A shadow of hope crossed his features. He opens his mouth to speak, but his words are frozen in his throat, my spell still taking hold of him.

“You’ve been spared this night. However, no one lives to tell of an encounter with me. If you ever utter a word of this night to anyone, even your own mother, I’ll make sure you regret it.”

My words must resonate with him. He bows low, his forehead to the ground in a gesture of gratitude for me sparing his life.  Though he does not speak I can hear the words: Thank you, merciful lady.

I do not respond. The slight tingling in my chest spreads, distracting me.  I let the blizzard winds carry me out of the hut without another word to the young man suddenly desperate to make as much distance between us as much as possible. It troubles me that I’ve been thought as merciful. I am never merciful.

The events of the past few moments bother me. Something was wrong.  In all the years I’ve roamed these mountains, not one person who encounters me escapes. And those eyes of his…I still cannot get them out of my mind. “It’s as if he saw me as human,” I say out loud.

As soon as my words come out, the strange tingling intensifies to something I could only assume would be akin to what fire would feel like if it consumed my body. I scream in shock. I don’t know what this is; I’ve never felt pain before. I clutch my chest as the burning spreads.  Whatever this sensation is, it’s making my body heavy too. The winds can no longer carry me and I’m suddenly on the ground.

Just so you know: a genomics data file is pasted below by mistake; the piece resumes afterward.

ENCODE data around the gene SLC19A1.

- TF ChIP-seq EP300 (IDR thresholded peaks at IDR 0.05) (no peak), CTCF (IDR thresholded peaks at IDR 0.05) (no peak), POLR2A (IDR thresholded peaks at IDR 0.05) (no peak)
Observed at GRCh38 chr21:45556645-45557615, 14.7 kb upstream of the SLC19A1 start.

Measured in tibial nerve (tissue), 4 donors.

What’s happening to me?

***

Please check out some of the other participants in Excerpt Monday, too!

And don’t forget to head to Excerpt Monday’s site to read the whole list as well.

Caitlynn Lowe, Epic Fantasy (PG) (Also my little sister! :))

Jeannie Lin, Historical Romance (PG-13)

Bria Quinlan, Rom Com (PG)

Kaige, Historical Romance (PG-13)

Leigh Royals, Historical Romance (PG-13)

Christina DeLorenzo, YA (PG-13)

Kinsey W. Holley, Paranormal (PG)